Tuesday, November 17, 2009

The Glory Of The Lhakhang Karpo

Without any doubt at all the highlight of my Tibet trip was visiting the Lhakhang Karpo, White Chaple in Tsaparang. Over the years I have been privileged, I might even say blessed, to have seen nearly all the great Buddhist monuments in the world except those in Korea and Japan, and I would have to say that nothing I have ever seen compares to the glorious Lhakhang Karpo. I stood in silent awe at the exquisite paintings of the Buddha and bodhisattvas. Even the images of the Tantric deities left me speechless. On the right side of the chapel on the lower edge of the paintings is a series of panels depicting events in the life of the Buddha, which even in this treasure house of art stand out as superlative. I have not been able to find out when they were painted but the Indian/Newari influence is most noticeable so they must be very old – I’ll say 13th century. The colors are stunning and so shiny their surface, that they look like they could have been painted yesterday. Most amazing of all I was able to recognize most of the events they depicted. It thrilled my to think that people in this most remote place eight or nine hundred years ago, outwardly so different from me, read or heard and connected with the same things I do now. The Dhamma is truly timeless (akaliko). I took of some of these panels. Some of them are of poor quality but the light was poor and I’m not such a good photographer so I’m sure you’ll forgive me. (1) The Bodhisattva practicing austerities. Note the cowherd boys poking sticks in his ears as mentioned in the Majjhima Nikaya. (2) The Temptation of Mara. I cannot figure out what the object on the pedestal below the Buddha is meant to be. (3) Enlightenment. (4) The gods giving the Buddha a crystal bowl. (5) The First Sermon. I cannot identify (6), (7) and (8). (9) Floral decoration. (10) The Parinirvana and the cremation of the Buddha’s body. (11) The first eight stupas.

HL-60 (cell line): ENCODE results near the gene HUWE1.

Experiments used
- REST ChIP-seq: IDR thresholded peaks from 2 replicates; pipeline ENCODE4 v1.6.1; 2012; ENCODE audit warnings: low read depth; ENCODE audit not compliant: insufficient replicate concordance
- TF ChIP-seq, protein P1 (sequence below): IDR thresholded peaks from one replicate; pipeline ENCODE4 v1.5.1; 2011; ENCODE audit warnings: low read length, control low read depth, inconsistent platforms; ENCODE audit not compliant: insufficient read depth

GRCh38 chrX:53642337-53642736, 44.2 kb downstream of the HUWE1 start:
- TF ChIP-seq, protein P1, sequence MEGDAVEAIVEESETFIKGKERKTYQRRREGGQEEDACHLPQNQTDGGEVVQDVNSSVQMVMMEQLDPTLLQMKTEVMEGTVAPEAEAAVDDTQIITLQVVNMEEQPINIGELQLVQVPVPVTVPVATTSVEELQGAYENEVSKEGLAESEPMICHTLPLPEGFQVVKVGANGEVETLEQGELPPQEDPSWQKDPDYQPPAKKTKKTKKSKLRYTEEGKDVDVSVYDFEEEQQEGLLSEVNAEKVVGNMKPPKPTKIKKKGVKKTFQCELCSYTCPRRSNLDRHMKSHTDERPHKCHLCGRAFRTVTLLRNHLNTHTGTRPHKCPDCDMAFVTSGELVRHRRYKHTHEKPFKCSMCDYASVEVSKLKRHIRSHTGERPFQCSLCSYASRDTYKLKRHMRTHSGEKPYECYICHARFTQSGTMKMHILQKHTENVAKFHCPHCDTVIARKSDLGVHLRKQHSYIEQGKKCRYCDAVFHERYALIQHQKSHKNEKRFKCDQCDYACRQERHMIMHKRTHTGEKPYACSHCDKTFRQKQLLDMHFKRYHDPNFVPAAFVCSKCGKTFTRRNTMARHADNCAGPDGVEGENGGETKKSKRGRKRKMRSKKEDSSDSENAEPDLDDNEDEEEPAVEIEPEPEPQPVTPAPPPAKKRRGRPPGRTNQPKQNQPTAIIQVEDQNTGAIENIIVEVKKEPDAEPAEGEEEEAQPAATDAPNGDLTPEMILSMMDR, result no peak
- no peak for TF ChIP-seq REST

JM Lee said...


I would hazard a guess at number 8 being a depiction of the Buddha subduing the drunken elephant sent by Devadatta to harm the Buddha.

As for the stupas, they reflect the out types of stupas in the Tibetan tradition, commemorating the eight major events in the Buddha's life (from the Tibetan POV), being the Buddha's birth, enlightenment, first teaching, descent from Tushita, reconcilation of the Sangha (after Devadatta's schism, I think), performance of miracles (either the Twin miracle or more probably, the 15 miracle as celebrated by the Monlam Chenmo), the extension of his lifespan at the request of his disciples and the Buddha's parinirvana.

Ben said...


What is the story behind the boys who poke the Bodhisattva with sticks in his ears? Could you tell me the source?



Shravasti Dhammika said...

Dear JMLee,
You are quite correct. Actually, I meant to include three unidentified pictures and have inadvertently posted this one without noticing it until you have just now drawn my attention to it. Concerning for the eight stupas, as they are located at the very end of the series, after the Buddha’s cremation, I’m fairly certain they represent the stupas erected over the Buddha’s relics.

Dear Ben,
At Majjhima Nikaya I,79 the Buddha said that during the time he practiced self-mortifications his indifference was so strong that when some naughty cowherd boys spat on him, urinated on him, threw dirt on him and poked twigs in his ears, he remained unmoved. Interestingly, this same ‘abuse’ is said to have happened to Mahavira, the founder of Jainism, and the ‘twigs in the ears’ incident is often depicted in Jain art.